Social Distinctives of the Christians in the First Century: Pivotal Essays by E. A. Judge
Scholer, David M., editor
Peabody, Mass.: Hendrickson, 2008 pp. xx + 227. $24.95
Description: This is a collection of pivotal essays by E. A. Judge, who initiated many important discussions in the establishment of social scientific criticism of the Bible. What is it that made the work of Judge in 1960 and in subsequent years so important? Judge was the first in scholarship after the mid-twentieth century to clarify early Christian ideals about society by defining what the social institutions of the broader cultural context were and how they influenced the social institutions of the early Christian communities. Judge points out that earlier scholars had entered into this field of inquiry, but that, in general, they failed due to the lack of careful definitions of the Greco-Roman social institutions at the time based on a thorough use of the primary sources. Thus, Judge was the “new founder” (a turning point in scholarship) of what came to be called social-scientific criticism of the New Testament. Social-scientific criticism is the term in scholarship that refers to the use of social realities (e.g. institutions, class, factors of community organization) in the critical study of literary sources available (this is an advance over “merely” literary and traditional historical questions).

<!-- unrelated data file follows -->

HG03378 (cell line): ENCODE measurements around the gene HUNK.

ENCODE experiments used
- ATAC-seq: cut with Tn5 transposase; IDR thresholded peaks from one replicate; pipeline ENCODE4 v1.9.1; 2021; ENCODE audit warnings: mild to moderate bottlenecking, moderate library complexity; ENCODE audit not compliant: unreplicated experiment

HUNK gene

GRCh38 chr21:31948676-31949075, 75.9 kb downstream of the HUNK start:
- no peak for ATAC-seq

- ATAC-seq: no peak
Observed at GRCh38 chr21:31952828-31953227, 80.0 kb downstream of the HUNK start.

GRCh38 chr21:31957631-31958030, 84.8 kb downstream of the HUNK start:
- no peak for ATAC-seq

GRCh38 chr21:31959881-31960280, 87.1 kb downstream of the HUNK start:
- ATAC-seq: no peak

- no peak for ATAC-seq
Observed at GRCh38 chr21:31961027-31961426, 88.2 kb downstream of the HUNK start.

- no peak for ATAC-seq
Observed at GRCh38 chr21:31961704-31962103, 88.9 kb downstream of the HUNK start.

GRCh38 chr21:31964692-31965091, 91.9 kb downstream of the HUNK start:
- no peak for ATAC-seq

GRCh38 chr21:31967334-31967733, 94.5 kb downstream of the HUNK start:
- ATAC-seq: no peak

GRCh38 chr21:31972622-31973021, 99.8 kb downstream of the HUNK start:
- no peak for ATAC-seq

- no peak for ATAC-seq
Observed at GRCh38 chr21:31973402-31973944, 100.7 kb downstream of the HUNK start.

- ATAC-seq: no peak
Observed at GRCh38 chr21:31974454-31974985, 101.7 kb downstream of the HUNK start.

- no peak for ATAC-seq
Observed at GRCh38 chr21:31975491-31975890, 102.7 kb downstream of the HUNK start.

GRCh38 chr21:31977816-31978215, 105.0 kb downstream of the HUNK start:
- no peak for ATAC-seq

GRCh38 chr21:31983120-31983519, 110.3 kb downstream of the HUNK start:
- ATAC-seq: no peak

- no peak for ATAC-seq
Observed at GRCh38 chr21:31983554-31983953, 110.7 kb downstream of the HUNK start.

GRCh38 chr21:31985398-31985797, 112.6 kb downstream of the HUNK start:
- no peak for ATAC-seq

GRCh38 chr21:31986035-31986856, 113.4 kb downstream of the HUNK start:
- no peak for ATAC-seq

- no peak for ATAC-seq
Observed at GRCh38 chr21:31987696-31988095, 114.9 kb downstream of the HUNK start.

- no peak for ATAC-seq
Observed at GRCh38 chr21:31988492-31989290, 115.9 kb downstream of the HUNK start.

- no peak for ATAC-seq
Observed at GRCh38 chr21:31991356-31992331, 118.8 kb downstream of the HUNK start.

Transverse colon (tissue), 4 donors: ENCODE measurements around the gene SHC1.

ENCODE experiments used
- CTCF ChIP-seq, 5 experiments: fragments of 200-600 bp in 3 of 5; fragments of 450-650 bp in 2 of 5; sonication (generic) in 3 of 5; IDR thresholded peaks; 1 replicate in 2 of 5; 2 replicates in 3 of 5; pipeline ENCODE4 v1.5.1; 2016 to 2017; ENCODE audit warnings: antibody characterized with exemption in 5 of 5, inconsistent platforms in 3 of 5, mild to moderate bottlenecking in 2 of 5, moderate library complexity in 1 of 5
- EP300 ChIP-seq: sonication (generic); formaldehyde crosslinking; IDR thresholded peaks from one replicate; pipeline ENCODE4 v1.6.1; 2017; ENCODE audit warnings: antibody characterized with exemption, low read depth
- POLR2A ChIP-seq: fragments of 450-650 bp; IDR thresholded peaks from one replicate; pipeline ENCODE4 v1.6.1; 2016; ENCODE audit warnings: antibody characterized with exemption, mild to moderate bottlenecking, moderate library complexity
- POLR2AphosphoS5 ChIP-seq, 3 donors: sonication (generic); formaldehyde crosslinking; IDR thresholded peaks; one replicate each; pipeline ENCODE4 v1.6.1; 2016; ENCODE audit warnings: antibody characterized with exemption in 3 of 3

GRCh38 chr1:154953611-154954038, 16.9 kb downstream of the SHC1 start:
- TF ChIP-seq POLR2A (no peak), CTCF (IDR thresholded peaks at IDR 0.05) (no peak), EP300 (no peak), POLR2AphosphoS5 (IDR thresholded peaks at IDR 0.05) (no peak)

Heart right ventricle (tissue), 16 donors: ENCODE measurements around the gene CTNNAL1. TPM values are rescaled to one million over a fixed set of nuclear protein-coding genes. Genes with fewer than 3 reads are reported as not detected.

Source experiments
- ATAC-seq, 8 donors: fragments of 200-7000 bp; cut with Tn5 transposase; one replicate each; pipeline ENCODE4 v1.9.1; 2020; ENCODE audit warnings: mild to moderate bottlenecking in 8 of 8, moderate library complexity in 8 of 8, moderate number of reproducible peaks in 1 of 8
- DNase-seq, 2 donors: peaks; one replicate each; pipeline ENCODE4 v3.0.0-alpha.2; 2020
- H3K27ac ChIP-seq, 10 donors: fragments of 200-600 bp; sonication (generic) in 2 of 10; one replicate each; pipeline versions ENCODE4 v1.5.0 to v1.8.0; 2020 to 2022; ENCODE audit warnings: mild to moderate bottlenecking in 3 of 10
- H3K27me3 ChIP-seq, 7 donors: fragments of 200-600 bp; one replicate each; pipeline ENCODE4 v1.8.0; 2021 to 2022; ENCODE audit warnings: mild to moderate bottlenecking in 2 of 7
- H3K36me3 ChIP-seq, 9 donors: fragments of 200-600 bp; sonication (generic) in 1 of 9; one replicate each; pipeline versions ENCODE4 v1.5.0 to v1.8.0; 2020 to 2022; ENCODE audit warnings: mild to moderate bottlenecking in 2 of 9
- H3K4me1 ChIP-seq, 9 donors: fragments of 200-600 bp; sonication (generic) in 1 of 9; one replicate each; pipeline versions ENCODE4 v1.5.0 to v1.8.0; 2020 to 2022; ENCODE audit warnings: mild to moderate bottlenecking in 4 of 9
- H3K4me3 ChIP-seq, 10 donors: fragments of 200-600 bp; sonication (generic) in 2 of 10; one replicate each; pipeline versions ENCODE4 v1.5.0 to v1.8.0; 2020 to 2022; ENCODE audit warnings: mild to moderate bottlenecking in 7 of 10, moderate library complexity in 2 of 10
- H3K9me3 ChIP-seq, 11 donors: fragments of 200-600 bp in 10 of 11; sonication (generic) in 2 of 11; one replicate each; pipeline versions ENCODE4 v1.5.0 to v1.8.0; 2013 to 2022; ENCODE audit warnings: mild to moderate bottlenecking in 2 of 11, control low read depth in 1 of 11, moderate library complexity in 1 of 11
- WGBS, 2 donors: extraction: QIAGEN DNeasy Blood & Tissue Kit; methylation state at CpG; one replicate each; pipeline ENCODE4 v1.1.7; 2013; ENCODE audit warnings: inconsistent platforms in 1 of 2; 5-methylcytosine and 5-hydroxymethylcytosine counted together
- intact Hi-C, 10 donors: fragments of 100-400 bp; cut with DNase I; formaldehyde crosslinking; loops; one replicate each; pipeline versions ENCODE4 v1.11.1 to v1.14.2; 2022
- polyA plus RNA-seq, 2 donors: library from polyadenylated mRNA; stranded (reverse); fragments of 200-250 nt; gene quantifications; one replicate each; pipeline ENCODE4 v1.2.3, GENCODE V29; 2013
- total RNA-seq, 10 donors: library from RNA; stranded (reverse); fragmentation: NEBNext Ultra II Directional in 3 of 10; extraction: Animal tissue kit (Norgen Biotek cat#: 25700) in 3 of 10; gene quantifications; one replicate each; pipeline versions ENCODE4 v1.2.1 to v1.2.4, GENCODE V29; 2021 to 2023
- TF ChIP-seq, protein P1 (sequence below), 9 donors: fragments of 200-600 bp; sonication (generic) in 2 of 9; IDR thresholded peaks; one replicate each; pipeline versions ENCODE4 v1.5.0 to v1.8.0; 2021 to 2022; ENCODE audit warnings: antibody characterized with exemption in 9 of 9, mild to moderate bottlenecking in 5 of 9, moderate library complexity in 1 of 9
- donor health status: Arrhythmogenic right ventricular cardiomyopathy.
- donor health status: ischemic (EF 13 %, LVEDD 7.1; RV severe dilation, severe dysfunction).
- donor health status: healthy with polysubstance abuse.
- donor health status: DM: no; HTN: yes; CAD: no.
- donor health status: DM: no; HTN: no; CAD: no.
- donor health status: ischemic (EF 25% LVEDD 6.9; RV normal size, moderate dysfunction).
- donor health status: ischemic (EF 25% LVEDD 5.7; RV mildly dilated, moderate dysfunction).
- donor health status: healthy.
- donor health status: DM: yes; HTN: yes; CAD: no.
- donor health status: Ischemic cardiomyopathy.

Subjects: Methods, Historical Approaches, History, Early Church Origins
Review by Tsalampouni Ekaterini
Citation: Tsalampouni Ekaterini, review of David M. Scholer, ed., Social Distinctives of the Christians in the First Century: Pivotal Essays by E. A. Judge, Review of Biblical Literature [http://www.bookreviews.org] (2008).
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